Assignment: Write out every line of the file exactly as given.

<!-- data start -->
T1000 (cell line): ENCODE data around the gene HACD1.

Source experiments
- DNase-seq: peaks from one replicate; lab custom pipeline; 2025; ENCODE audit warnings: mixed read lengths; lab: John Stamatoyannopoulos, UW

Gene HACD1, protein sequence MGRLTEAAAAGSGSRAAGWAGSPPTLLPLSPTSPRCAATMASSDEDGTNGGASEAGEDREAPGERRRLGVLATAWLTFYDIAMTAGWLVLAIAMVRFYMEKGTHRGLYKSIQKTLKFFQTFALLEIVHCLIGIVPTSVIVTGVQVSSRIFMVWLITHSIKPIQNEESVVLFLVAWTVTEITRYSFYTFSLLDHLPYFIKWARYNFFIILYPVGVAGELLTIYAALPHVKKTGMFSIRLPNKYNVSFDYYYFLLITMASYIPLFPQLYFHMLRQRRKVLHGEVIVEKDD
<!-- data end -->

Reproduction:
T1000 (cell line): ENCODE data around the gene HACD1.

Source experiments
- DNase-seq: peaks from one replicate; lab custom pipeline; 2025; ENCODE audit warnings: mixed read lengths; lab: John Stamatoyannopoulos, UW

Gene HACD1, protein sequence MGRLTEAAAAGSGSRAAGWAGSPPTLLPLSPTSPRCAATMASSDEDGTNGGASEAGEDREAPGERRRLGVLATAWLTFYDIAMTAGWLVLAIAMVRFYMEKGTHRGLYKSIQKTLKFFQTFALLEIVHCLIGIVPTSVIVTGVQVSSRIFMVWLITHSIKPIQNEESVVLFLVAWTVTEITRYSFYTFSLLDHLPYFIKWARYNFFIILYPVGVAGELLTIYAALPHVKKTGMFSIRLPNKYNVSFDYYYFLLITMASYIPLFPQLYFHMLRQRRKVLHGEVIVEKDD